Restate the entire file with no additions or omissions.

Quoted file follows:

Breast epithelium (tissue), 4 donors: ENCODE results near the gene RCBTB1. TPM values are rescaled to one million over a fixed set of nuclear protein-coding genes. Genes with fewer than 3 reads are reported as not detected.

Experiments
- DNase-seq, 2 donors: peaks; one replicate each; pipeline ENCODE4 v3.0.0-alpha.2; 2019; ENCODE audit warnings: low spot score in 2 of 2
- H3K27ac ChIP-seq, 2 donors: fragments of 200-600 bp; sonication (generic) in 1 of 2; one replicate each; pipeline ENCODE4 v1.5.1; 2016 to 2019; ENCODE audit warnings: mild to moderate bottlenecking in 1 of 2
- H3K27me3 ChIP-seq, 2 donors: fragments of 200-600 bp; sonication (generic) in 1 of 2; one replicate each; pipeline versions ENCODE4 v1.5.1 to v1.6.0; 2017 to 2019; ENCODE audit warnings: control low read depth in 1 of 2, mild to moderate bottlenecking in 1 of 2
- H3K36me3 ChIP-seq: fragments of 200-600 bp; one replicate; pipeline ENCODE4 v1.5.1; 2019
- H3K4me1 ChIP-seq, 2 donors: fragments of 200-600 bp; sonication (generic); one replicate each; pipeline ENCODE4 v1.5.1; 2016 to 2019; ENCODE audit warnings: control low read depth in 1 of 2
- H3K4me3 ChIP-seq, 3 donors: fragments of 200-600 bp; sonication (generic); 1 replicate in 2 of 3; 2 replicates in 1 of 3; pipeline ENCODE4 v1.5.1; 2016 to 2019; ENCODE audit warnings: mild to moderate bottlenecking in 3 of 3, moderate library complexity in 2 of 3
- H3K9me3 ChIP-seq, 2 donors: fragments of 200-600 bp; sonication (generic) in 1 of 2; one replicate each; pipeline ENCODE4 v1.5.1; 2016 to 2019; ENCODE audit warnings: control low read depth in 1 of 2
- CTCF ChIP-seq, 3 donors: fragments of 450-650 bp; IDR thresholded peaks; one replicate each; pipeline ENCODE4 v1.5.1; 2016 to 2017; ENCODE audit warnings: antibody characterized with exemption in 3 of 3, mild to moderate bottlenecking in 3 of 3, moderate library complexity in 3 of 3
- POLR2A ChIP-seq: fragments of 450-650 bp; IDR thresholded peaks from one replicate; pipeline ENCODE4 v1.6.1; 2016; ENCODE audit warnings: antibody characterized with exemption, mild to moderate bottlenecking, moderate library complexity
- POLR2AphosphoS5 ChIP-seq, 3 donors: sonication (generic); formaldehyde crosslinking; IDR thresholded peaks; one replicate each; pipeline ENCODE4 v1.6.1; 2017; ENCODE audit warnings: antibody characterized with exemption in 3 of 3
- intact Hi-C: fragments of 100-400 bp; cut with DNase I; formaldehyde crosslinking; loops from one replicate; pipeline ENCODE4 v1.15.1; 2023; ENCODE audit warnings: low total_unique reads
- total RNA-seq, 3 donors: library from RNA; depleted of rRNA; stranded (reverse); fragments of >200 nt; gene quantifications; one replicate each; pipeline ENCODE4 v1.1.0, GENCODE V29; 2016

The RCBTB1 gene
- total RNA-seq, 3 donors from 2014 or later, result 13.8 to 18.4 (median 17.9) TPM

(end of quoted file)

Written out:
Breast epithelium (tissue), 4 donors: ENCODE results near the gene RCBTB1. TPM values are rescaled to one million over a fixed set of nuclear protein-coding genes. Genes with fewer than 3 reads are reported as not detected.

Experiments
- DNase-seq, 2 donors: peaks; one replicate each; pipeline ENCODE4 v3.0.0-alpha.2; 2019; ENCODE audit warnings: low spot score in 2 of 2
- H3K27ac ChIP-seq, 2 donors: fragments of 200-600 bp; sonication (generic) in 1 of 2; one replicate each; pipeline ENCODE4 v1.5.1; 2016 to 2019; ENCODE audit warnings: mild to moderate bottlenecking in 1 of 2
- H3K27me3 ChIP-seq, 2 donors: fragments of 200-600 bp; sonication (generic) in 1 of 2; one replicate each; pipeline versions ENCODE4 v1.5.1 to v1.6.0; 2017 to 2019; ENCODE audit warnings: control low read depth in 1 of 2, mild to moderate bottlenecking in 1 of 2
- H3K36me3 ChIP-seq: fragments of 200-600 bp; one replicate; pipeline ENCODE4 v1.5.1; 2019
- H3K4me1 ChIP-seq, 2 donors: fragments of 200-600 bp; sonication (generic); one replicate each; pipeline ENCODE4 v1.5.1; 2016 to 2019; ENCODE audit warnings: control low read depth in 1 of 2
- H3K4me3 ChIP-seq, 3 donors: fragments of 200-600 bp; sonication (generic); 1 replicate in 2 of 3; 2 replicates in 1 of 3; pipeline ENCODE4 v1.5.1; 2016 to 2019; ENCODE audit warnings: mild to moderate bottlenecking in 3 of 3, moderate library complexity in 2 of 3
- H3K9me3 ChIP-seq, 2 donors: fragments of 200-600 bp; sonication (generic) in 1 of 2; one replicate each; pipeline ENCODE4 v1.5.1; 2016 to 2019; ENCODE audit warnings: control low read depth in 1 of 2
- CTCF ChIP-seq, 3 donors: fragments of 450-650 bp; IDR thresholded peaks; one replicate each; pipeline ENCODE4 v1.5.1; 2016 to 2017; ENCODE audit warnings: antibody characterized with exemption in 3 of 3, mild to moderate bottlenecking in 3 of 3, moderate library complexity in 3 of 3
- POLR2A ChIP-seq: fragments of 450-650 bp; IDR thresholded peaks from one replicate; pipeline ENCODE4 v1.6.1; 2016; ENCODE audit warnings: antibody characterized with exemption, mild to moderate bottlenecking, moderate library complexity
- POLR2AphosphoS5 ChIP-seq, 3 donors: sonication (generic); formaldehyde crosslinking; IDR thresholded peaks; one replicate each; pipeline ENCODE4 v1.6.1; 2017; ENCODE audit warnings: antibody characterized with exemption in 3 of 3
- intact Hi-C: fragments of 100-400 bp; cut with DNase I; formaldehyde crosslinking; loops from one replicate; pipeline ENCODE4 v1.15.1; 2023; ENCODE audit warnings: low total_unique reads
- total RNA-seq, 3 donors: library from RNA; depleted of rRNA; stranded (reverse); fragments of >200 nt; gene quantifications; one replicate each; pipeline ENCODE4 v1.1.0, GENCODE V29; 2016

The RCBTB1 gene
- total RNA-seq, 3 donors from 2014 or later, result 13.8 to 18.4 (median 17.9) TPM